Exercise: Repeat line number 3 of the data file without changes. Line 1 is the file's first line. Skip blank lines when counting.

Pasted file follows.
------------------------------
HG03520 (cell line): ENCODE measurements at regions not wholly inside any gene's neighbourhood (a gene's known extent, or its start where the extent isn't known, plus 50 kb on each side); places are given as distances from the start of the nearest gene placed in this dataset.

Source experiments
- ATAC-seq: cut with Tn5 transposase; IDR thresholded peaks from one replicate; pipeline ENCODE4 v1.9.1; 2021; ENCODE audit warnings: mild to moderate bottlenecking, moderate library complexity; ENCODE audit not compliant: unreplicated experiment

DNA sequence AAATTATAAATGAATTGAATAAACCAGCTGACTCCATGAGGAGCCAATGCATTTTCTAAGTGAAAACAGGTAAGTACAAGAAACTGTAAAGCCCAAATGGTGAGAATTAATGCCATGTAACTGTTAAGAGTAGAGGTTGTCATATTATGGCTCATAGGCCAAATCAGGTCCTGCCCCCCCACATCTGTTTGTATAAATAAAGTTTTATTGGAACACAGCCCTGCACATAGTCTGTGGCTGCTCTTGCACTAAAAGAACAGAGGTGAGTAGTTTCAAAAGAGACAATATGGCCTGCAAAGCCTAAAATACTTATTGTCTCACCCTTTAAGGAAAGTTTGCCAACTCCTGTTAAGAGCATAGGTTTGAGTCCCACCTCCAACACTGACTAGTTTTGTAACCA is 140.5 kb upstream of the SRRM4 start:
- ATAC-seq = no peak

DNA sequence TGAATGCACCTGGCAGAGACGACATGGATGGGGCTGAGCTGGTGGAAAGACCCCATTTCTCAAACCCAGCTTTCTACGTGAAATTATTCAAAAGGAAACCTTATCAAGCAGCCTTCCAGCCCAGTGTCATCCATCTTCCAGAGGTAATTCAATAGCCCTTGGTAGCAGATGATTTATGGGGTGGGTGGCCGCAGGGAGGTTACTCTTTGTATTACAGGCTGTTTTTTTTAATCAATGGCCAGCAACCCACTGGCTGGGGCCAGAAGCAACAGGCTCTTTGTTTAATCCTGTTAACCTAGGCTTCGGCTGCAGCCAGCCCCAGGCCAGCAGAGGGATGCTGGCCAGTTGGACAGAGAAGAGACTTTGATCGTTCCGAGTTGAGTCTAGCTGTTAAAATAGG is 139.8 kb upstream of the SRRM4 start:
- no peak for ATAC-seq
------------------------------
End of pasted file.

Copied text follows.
- ATAC-seq: cut with Tn5 transposase; IDR thresholded peaks from one replicate; pipeline ENCODE4 v1.9.1; 2021; ENCODE audit warnings: mild to moderate bottlenecking, moderate library complexity; ENCODE audit not compliant: unreplicated experiment